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Sewell, Brooks only Alabama reps to vote for end to forced arbitration

BIRMINGHAM, Ala. (WIAT) – Rep. Terri Sewell and Rep. Mo Brooks were the only U.S. House members from Alabama to vote in favor of legislation aimed at ending the practice of forced arbitration in cases of sexual assault and harassment.

Alabama’s remaining house representatives, all Republicans, voted against the bill, which passed the body without their support, 335 to 97. The bill is expected to be signed into law by President Joe Biden in the coming days. 

Forced arbitration clauses are sections of employment contracts that prevent employees from suing their employers. Instead of having their day in court, employees who sign such contracts are forced into arbitration, a closed-door process that some legal scholars say advantages companies over the individual making a claim against them. 

Such clauses gained notoriety during the era of #MeToo. 

When former Fox News host Gretchen Carlson signed her contract with the entertainment giant, she didn’t realize that the fine print included a forced arbitration clause – language that she said became a major hurdle in holding the company accountable after Carlson accused its head, Roger Ailes, of sexual harassment.

On Thursday, Carlson spoke on Capitol Hill to praise the passage of the Ending Forced Arbitration of Sexual Assault and Sexual Harassment Act of 2021. The legislation invalidates forced arbitration clauses in cases of sexual harassment and assault.

“I never could have imagined five years ago, after filing my harassment lawsuit against Fox News CEO and Chairman Roger Ailes, that I’d be standing here today with such an amazing bipartisan victory,” Carlson said Thursday, flanked by Republican and Democratic senators, who had just passed the bill. “A dear friend of mine said to me back then, ‘You know, Gretchen, something good is going to come out of this.’ I didn’t really see it that way at the time, but she was right.”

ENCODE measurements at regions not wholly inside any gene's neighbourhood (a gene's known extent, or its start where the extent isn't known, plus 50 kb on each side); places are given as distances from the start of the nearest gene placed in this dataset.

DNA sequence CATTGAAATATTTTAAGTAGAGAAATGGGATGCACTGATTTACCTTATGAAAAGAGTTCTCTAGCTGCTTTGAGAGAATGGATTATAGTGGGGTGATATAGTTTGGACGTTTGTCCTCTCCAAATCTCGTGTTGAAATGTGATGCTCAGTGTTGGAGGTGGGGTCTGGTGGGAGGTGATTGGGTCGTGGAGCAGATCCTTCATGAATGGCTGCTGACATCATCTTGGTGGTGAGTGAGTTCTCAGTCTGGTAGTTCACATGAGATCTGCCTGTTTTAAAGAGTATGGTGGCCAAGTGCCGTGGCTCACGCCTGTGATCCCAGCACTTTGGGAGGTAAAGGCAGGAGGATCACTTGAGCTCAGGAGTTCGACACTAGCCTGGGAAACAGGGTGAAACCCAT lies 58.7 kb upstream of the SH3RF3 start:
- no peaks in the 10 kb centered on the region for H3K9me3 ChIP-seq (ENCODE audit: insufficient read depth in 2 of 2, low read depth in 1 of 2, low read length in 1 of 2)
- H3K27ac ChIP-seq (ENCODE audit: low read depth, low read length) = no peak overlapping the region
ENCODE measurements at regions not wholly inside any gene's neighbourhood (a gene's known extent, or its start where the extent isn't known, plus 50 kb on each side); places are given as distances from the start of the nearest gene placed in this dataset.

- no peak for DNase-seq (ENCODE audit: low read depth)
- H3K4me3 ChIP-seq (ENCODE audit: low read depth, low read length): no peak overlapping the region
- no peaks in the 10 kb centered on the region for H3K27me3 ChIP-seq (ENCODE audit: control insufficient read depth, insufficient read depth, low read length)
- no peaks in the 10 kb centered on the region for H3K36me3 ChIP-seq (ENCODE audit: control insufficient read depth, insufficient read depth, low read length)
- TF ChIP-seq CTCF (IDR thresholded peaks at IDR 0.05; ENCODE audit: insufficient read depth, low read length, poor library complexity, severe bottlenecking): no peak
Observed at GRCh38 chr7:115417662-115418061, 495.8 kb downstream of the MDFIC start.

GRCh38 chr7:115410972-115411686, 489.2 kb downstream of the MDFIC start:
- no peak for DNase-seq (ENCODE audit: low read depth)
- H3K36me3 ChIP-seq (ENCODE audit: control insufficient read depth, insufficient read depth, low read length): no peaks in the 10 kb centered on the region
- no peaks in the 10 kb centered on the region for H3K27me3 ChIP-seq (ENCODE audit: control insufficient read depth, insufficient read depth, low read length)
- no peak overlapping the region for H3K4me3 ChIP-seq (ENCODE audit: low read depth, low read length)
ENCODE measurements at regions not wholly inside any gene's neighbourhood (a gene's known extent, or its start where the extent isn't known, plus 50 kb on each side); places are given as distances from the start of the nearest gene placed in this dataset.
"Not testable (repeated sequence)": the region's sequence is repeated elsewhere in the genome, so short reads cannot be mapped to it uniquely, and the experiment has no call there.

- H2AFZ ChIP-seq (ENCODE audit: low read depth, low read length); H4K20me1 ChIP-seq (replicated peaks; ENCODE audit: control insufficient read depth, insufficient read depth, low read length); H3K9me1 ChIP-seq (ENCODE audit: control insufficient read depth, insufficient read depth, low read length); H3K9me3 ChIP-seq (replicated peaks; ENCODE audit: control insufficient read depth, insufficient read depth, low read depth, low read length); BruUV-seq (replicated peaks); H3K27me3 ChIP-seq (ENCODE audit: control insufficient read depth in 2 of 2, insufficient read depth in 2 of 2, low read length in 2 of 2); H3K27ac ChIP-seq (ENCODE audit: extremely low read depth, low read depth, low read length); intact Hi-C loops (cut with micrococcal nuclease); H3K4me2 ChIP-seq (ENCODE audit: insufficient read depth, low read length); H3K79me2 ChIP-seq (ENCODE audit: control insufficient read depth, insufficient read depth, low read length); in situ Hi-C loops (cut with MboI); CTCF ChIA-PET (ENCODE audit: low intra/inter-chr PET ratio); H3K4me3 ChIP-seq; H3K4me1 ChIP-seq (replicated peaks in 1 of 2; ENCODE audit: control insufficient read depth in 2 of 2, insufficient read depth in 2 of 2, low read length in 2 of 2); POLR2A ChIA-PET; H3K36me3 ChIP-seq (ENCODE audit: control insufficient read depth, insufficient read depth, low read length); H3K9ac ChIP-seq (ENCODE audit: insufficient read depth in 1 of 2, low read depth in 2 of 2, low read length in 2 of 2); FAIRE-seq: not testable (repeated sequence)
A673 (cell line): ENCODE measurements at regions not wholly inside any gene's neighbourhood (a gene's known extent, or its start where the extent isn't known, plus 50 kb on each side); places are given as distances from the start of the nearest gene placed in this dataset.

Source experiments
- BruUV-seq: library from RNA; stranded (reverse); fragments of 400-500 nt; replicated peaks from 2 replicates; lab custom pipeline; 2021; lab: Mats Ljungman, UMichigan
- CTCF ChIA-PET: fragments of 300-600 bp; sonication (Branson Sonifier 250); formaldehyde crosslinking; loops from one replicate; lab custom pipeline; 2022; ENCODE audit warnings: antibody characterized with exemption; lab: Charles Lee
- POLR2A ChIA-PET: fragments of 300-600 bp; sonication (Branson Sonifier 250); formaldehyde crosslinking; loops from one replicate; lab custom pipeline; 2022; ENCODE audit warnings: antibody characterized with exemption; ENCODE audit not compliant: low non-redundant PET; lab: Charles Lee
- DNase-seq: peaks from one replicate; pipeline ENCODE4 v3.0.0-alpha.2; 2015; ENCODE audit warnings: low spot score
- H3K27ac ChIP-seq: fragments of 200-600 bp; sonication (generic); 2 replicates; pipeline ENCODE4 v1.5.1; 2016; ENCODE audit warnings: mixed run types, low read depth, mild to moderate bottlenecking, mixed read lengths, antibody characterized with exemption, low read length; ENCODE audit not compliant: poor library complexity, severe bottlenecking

All 222 House Democrats voted for the legislation along with 113 Republicans. 97 Republicans, including 5 representatives from Alabama, voted against the bill. 

CBS 42 contacted every Alabama congressperson to ask about their votes on the bipartisan legislation. 

Rep. Terri Sewell was the first U.S. House member from the state to address the bill after the House vote. 

“Survivors of sexual harassment and assault deserve their day in court,” Sewell said in a statement. “Forced arbitration provisions in employment impact more than 60 million Americans, often silencing survivors and forcing them to hide their stories. I was proud to vote in favor of the Ending Forced Arbitration of Sexual Assault and Sexual Harassment Act which would void these clauses and allow victims to bring their stories to light.”

Rep. Mo Brooks, also a candidate for U.S. Senate, voted with Sewell to pass the legislation but would not comment on the matter further. Brooks’ vote, though, broke with House Republican leadership’s guidance on the issue, which was to vote against the bill. 

Rep. Barry Moore was the only Alabama lawmaker to explain his no vote on the bill.

“I support the right of employees to take their cases to court, but this legislation goes too far by limiting victims from taking part in arbitration period, oftentimes forcing them into costly court battles,” Moore said in a statement provided to CBS 42. “Problems with this legislation that could potentially undo millions of existing agreements must also be resolved before I could support it.”

Moore’s statement reflects talking points circulated by Republican leadership in the House against the bill. While Moore’s statement said that the bill limits “victims from taking part in arbitration period,” the text of the legislation says that employees can “elect” to go to court or participate in the arbitration outlined in their contract. 

Rep. Jerry Carl, who represents south Alabama, refused to explain his vote against the legislation.

Reps. Gary Palmer, Mike Rogers, and Robert Aderholt did not respond to questions from CBS 42 about their “no” votes. 

Alabama’s two U.S. Senators also did not respond to questions about their views on the legislation, which passed the Senate without a recorded roll call vote. 

Pres. Biden is expected to sign the bill into law in the coming days. 

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